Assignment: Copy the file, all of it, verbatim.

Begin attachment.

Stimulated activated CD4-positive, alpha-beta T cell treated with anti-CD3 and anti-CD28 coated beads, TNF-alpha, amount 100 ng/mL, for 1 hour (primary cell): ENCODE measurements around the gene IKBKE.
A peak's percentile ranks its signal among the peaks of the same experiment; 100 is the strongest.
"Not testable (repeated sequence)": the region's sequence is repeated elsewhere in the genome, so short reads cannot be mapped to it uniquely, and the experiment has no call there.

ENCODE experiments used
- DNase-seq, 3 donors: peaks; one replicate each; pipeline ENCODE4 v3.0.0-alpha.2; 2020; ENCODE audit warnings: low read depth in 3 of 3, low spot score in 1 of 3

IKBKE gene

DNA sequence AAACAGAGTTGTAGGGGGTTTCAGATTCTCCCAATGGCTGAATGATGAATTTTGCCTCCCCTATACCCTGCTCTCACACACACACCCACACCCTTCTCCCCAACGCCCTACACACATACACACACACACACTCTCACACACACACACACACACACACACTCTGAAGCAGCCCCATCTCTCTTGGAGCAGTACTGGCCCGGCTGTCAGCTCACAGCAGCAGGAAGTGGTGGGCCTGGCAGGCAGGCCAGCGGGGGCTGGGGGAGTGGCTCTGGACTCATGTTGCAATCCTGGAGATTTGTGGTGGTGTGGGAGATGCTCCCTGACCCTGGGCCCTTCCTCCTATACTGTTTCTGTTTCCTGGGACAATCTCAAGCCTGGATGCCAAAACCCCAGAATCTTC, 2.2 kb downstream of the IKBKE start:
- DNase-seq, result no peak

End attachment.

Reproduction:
Stimulated activated CD4-positive, alpha-beta T cell treated with anti-CD3 and anti-CD28 coated beads, TNF-alpha, amount 100 ng/mL, for 1 hour (primary cell): ENCODE measurements around the gene IKBKE.
A peak's percentile ranks its signal among the peaks of the same experiment; 100 is the strongest.
"Not testable (repeated sequence)": the region's sequence is repeated elsewhere in the genome, so short reads cannot be mapped to it uniquely, and the experiment has no call there.

ENCODE experiments used
- DNase-seq, 3 donors: peaks; one replicate each; pipeline ENCODE4 v3.0.0-alpha.2; 2020; ENCODE audit warnings: low read depth in 3 of 3, low spot score in 1 of 3

IKBKE gene

DNA sequence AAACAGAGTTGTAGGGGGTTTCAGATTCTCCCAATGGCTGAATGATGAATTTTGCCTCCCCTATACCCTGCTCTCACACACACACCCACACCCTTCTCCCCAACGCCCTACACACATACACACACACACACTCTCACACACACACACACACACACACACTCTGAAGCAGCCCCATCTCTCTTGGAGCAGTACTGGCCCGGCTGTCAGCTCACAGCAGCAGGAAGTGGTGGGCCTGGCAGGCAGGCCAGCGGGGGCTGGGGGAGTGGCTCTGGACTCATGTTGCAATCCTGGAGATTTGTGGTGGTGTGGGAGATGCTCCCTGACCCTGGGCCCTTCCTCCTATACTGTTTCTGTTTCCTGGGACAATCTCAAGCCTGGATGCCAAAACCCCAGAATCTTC, 2.2 kb downstream of the IKBKE start:
- DNase-seq, result no peak